Conservative conspiracy theorists typically work by using limited information to suggest something is not right, when the full facts often contradict this. There is no way I, or anyone else, can say for certain what happened to Lois Lerner’s lost emails, but once the full facts are reviewed, rather than the distorted reporting on many conservative sites, it looks far less likely that anything improper occurred. I’ve seen some claims that the email couldn’t really be lost because they are all backed up, but this just simply is not the case. The New York Times reports:

The I.R.S. initially provided 11,000 of her emails that it deemed directly related to the applications for tax exemption filed by political groups. Under pressure from Republican leaders, Mr. Koskinen later agreed to provide all of Ms. Lerner’s emails but said that doing so might take years. Since then, the I.R.S. has provided roughly 32,000 more emails directly from Ms. Lerner’s account.

After the agency discovered that its initial search of Ms. Lerner’s emails was incomplete because of the computer crash, it recovered 24,000 of the missing messages from email accounts on the other end of Ms. Lerner’s correspondence, the I.R.S. said.

Although Mr. Koskinen had indicated in congressional testimony that I.R.S. emails were stored on servers in the agency’s archives and could be recovered, the agency said Friday that was not the case.

The I.R.S. said that because of financial and computing constraints, some emails had been stored only on individuals’ computers and not on servers, and that “backup tapes” from 2011 “no longer exist because they have been recycled.”

Don’t trust the left-leaning New York Times? The right-leaning Politico reports the same practices with respect to email:

The IRS explains in the letter that it has not always backed up all employee emails due to the cost the agency would incur for allowing 90,000 employees to store their information on the IRS’s internal system.

Currently, IRS employees have the capacity to store about 6,000 emails in their active Outlook email boxes, which are saved on the IRS centralized network. But the letter and background document sent to the Hill Friday said they could only store about 1,800 emails in their active folders prior to July 2011.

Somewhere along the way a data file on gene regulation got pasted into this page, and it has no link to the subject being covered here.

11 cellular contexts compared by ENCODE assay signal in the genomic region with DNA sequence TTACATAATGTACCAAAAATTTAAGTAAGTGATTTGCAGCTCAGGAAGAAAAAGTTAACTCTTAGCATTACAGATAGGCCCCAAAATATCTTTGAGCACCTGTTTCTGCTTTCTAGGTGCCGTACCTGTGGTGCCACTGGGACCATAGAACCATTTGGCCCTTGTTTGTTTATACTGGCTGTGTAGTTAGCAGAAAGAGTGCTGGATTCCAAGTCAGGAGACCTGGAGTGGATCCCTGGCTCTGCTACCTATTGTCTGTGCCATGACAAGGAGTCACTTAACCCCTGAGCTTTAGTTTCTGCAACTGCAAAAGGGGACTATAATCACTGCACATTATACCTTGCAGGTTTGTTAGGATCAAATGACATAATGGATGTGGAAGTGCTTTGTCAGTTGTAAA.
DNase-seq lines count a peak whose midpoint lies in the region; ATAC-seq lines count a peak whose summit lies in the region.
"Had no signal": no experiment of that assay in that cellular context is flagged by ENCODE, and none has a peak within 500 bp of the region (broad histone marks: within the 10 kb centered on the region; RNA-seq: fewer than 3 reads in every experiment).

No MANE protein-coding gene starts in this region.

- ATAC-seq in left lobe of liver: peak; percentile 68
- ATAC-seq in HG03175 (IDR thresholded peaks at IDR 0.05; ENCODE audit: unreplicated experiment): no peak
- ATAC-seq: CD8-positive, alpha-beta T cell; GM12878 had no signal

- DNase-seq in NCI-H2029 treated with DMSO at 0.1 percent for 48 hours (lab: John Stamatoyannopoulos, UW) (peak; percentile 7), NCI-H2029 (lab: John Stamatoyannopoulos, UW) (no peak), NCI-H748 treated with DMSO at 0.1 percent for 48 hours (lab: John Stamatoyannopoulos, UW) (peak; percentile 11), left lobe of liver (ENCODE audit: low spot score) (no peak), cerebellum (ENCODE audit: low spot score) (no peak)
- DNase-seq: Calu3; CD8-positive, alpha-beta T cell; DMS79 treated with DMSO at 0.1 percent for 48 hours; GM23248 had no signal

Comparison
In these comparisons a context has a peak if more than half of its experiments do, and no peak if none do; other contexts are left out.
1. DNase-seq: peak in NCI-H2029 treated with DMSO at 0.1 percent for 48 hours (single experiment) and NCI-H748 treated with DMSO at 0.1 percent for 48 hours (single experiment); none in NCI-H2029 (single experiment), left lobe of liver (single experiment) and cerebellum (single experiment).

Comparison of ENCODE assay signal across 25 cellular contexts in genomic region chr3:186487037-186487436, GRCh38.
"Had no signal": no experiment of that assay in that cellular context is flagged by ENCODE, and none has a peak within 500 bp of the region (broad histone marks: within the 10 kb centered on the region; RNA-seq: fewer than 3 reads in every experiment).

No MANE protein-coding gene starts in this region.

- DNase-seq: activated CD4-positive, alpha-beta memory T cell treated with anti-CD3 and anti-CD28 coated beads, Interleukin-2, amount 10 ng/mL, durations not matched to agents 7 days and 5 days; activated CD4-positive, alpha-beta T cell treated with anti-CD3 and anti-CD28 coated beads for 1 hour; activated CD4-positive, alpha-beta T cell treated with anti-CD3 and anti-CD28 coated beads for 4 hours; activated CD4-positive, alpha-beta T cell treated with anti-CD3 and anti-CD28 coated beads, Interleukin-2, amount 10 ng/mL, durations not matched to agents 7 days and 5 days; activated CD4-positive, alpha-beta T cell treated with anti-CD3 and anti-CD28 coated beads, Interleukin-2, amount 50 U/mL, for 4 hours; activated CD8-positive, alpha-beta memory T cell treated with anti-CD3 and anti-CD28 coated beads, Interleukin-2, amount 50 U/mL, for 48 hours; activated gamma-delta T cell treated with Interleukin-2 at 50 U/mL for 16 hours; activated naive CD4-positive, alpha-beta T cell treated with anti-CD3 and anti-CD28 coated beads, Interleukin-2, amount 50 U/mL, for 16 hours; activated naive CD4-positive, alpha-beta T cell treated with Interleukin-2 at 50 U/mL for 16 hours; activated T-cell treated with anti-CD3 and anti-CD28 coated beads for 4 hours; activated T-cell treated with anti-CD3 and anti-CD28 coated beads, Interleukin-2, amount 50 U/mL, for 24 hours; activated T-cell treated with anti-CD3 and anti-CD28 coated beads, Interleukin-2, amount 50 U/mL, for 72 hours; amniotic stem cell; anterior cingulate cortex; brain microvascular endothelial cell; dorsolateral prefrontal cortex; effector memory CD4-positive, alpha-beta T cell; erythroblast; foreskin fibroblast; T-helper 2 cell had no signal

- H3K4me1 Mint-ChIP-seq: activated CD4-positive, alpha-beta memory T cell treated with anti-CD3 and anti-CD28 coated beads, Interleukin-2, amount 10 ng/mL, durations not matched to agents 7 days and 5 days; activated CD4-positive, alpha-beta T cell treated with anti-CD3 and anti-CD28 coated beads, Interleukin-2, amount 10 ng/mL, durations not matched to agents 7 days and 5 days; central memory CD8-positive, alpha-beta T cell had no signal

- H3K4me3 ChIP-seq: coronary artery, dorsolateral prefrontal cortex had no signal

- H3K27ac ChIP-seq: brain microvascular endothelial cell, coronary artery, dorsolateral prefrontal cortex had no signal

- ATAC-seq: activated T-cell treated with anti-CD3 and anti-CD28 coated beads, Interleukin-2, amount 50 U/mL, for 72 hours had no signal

When their inboxes were full, IRS employees had to make room by either deleting emails or archiving them on their personal computers. Archived data were not stored by the IRS but by the individual.

Such archived emails on Lerner’s computer were what were lost when her computer crashed.

“Any of Ms. Lerner’s email that was only stored on that computer’s hard drive would have been lost when the hard drive crashed and could not be recovered,” the letter reads.

Overall, more than 250 IRS employees have spent more than 120,000 hours digging up documents and emails for congressional investigators, spending $10 million.

On the one hand this does not look like a very efficient way to back up data. On the other hand, considering how many offices there are of the federal government throughout the country, the cost of backing up everything, including all email, indefinitely would be staggering. Not many government offices have the budget for this, but maybe the NSA still has record of the lost email.

I’m sure there are many conservatives who still won’t believe that email can be lost until they hear it on Fox or from Rush. In that case, how about what may have been as many as 22 million lost emails under Bush during the controversy over the improper dismissal of U.S.  attorneys for political reasons. There is a key difference here. While the Republican claims in the IRS case have been debunked, there was a real scandal and impropriety in the Bush White House which led directly to Karl Rove and Alberto Gonzales. In addition, the Bush administration broke the law by using outside accounts to avoid detection and circumvent laws regarding maintaining email in the Executive Branch.

If there was a conspiracy to hide emails,it doesn’t make sense that it would be email from before 2012 which is missing. Steve Benen put it into perspective:

For Republicans and their allies, this sounds like a convenient way to deny investigators access to Lerner’s emails. But note, the IRS has already produced 67,000 emails to and from Lerner, from 2009 to 2013, and were able to piece together 24,000 Lerner emails from the missing period based those who’d been cc’d in various messages. This is hardly evidence of a cover-up.

For that matter, note that Republicans and conspiracy theorists are principally interested in Lerner’s messages from 2012 – the election year. The computer crash affected emails from before 2012. If the IRS intended to hide potentially damaging materials from investigators, and it was willing to use a made-up technical problem to obscure the truth, chances are the agency would have scrapped Lerner’s emails from the relevant period, not emails from before the relevant period.

When all the facts are considered, Lois Lerner no longer looks like a modern day Rose Mary Woods. It all looks like just another weak attempt by conservatives to portray themselves as victims, and one more unfounded conservative conspiracy theory.

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Liberals Were Wrong About The VA, But Conservatives Remain Wrong About Health Care Coverage